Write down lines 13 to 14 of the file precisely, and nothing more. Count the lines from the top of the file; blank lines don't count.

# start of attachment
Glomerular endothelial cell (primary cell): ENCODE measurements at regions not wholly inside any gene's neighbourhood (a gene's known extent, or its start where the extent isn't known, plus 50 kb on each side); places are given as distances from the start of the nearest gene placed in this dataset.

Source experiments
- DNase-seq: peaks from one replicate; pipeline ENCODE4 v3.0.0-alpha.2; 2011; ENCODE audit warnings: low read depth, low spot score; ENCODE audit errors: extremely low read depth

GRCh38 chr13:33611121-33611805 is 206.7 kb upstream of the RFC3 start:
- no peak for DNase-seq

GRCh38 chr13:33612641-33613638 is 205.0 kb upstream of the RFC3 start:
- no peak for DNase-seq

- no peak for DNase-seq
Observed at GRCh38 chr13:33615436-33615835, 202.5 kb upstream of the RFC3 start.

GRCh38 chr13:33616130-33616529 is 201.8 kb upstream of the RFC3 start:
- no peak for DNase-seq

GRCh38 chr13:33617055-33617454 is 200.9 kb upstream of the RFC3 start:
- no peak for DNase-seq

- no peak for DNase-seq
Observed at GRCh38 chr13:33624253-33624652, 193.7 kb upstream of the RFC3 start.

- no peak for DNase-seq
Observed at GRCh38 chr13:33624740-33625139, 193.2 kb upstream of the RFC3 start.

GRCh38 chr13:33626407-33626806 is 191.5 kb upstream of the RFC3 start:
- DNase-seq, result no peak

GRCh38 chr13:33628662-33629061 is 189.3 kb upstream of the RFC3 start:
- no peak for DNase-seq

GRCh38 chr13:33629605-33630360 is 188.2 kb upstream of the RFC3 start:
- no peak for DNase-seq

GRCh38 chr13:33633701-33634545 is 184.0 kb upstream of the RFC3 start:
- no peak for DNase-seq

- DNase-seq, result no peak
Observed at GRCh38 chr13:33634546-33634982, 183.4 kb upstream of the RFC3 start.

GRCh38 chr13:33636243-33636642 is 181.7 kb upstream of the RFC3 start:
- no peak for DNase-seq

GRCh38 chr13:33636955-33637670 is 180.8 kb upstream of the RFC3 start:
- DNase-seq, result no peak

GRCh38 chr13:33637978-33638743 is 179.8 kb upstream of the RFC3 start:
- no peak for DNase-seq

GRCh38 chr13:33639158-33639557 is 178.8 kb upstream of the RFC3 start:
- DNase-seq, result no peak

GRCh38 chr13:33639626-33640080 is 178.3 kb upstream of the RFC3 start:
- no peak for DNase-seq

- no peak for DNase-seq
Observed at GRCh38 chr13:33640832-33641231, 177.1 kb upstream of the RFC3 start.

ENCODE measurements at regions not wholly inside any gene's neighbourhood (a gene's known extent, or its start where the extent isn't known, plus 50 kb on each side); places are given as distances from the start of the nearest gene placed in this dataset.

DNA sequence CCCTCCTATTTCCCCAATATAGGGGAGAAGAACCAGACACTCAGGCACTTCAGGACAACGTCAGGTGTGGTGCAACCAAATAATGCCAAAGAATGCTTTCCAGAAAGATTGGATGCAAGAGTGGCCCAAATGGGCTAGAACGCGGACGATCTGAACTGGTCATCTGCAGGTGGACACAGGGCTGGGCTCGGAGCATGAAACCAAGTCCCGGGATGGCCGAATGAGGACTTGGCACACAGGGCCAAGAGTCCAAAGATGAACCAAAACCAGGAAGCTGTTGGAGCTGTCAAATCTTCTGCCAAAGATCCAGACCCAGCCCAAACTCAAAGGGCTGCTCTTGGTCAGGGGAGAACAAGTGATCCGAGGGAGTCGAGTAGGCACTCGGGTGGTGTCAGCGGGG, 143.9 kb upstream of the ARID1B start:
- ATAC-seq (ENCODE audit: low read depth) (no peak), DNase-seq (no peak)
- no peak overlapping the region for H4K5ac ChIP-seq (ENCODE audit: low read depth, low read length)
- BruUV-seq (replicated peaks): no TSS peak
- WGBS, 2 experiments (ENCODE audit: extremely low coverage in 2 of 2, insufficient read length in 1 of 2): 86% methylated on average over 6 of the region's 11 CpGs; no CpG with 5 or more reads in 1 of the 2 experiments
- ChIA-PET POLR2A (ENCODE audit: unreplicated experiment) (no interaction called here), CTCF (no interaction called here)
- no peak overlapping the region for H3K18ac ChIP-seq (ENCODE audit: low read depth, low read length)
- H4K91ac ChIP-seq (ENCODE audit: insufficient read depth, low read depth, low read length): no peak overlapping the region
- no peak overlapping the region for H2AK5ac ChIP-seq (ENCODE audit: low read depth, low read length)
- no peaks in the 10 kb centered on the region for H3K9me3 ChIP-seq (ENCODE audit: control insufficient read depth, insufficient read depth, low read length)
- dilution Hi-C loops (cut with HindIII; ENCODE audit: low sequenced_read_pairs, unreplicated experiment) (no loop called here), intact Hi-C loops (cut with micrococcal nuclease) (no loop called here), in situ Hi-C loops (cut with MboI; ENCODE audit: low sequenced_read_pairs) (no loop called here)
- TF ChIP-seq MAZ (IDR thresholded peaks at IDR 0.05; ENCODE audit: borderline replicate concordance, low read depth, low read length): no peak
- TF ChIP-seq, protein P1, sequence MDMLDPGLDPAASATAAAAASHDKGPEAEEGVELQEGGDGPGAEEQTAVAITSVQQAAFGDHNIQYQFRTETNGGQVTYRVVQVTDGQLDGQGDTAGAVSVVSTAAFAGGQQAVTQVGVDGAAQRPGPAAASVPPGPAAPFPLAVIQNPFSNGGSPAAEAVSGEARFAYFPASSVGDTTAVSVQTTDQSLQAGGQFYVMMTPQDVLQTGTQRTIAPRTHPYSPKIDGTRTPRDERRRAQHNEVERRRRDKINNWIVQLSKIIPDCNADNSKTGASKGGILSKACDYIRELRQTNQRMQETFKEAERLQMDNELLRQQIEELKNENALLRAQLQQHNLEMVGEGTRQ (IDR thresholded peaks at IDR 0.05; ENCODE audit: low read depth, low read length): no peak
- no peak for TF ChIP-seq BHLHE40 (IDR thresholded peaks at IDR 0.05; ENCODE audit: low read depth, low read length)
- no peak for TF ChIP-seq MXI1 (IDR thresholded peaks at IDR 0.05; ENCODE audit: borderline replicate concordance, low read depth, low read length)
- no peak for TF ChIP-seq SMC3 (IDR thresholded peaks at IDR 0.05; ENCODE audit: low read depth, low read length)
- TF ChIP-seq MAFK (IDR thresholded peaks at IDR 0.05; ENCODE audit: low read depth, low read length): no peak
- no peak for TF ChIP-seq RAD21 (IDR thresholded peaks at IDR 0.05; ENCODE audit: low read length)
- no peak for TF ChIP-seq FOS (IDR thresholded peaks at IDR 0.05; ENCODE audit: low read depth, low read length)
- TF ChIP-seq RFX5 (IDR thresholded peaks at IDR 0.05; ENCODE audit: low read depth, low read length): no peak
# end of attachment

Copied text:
- no peak for DNase-seq

- no peak for DNase-seq